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Murdo MacLean, client investment manager, Walter Scott.
The United States stock market has been one of the strongest equity markets over the last sort of decade really. That is fundamentally driven by the sheer number of quality businesses, obviously that reside in the U.S. It’s not the only country that has excellent businesses, but clearly the number of excellent businesses is significant there.
2019 was a stellar year, even by the very high standards of the U.S. stock market, rising just over 30% for MSCI U.S., and the S&P 500 is having its best year since 2013. So, this capped off a remarkably strong decade of returns for U.S. stocks. Which is remarkable considering the fact that trade tensions persisted for much of 2019. Even as we entered at this stage last year, there were plenty things to be concerned about, particularly reflecting that trade dispute. So, in spite of that, the returns of the market delivered were really quite remarkable. I think that that reflects an equity market backdrop that appears confident of a resolution between the U.S. and China.
Now we saw, towards the end of last year, that some progress was being made and there was a bit of a de-escalation in terms of the size of these tariffs, which is encouraging. Now when you look at the fact that this is an election year as well, it is the case that historically pharmaceutical stocks have suffered during those election years. Now that may well be the case again. It’s typical that politicians tend to see those companies, which are highly profitable typically, that price their drugs quite at expensive levels. Those are usually good targets for politicians when it comes to sort of looking to appeal to voters on an emotional basis. Hence why typically … And the threat of I guess regulatory change, or pricing change often does lead to an under performance for a period for pharmaceutical stocks.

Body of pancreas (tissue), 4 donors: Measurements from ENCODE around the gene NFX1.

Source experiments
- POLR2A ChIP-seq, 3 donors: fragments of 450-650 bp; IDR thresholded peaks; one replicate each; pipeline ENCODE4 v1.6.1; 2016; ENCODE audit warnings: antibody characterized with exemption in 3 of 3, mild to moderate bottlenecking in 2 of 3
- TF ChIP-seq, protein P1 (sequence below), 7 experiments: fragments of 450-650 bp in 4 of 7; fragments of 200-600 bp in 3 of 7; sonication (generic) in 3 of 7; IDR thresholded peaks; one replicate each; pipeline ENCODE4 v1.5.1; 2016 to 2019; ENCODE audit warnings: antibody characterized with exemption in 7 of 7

Possible offsetting factors this year may include the fact that as a sector itself, they have actually underperformed other sectors for quite some time. So heading into 2020, the prevailing valuation environment for pharmaceutical stocks is perhaps a good bit more attractive than it has been in previous years. That is no guarantee that they will perform better, but it is something that I think we should bear in mind. In 2019, it is indeed a case in point where overall healthcare stocks returned around 14% in U.S. dollar terms, it was only the 10th best performing sector over the year for the market.
We look at businesses, but we don’t look at sectors we construct. We will not buy any pharmaceutical businesses, or healthcare companies, if they don’t meet our internal investment criteria. The fact is that quite a number of them do and historically that has been the case. It’s a sector that we’ve long felt was attractive, and therefore when you look at how our healthcare stocks performed last year, in fact over the course of 2019, they were actually the biggest relative contributors to our performance in 2019. So whilst it was only the 10th best sector for the market, for us — for the portfolio itself, for the fund itself — it was a very strong contributor. Indeed the largest contributor to returns. Maybe it’s more interesting to consider why that might be the case, and I think when we look at healthcare, our focus specifically is on companies that are highly innovative, and they have the return structure that allow them to continually invest for the future. The exposure that we have in the fund is nicely diversified, across not just pharmaceutical, but also medical devices, and healthcare information technology sectors. This is a very diverse list of businesses all under the pharmaceutical … Sorry, should I say, under the healthcare banner. This diversification is crucial and it should enable the portfolio to both benefit from growth and earnings, but also offer a degree of insulation should market see a pickup in volatility.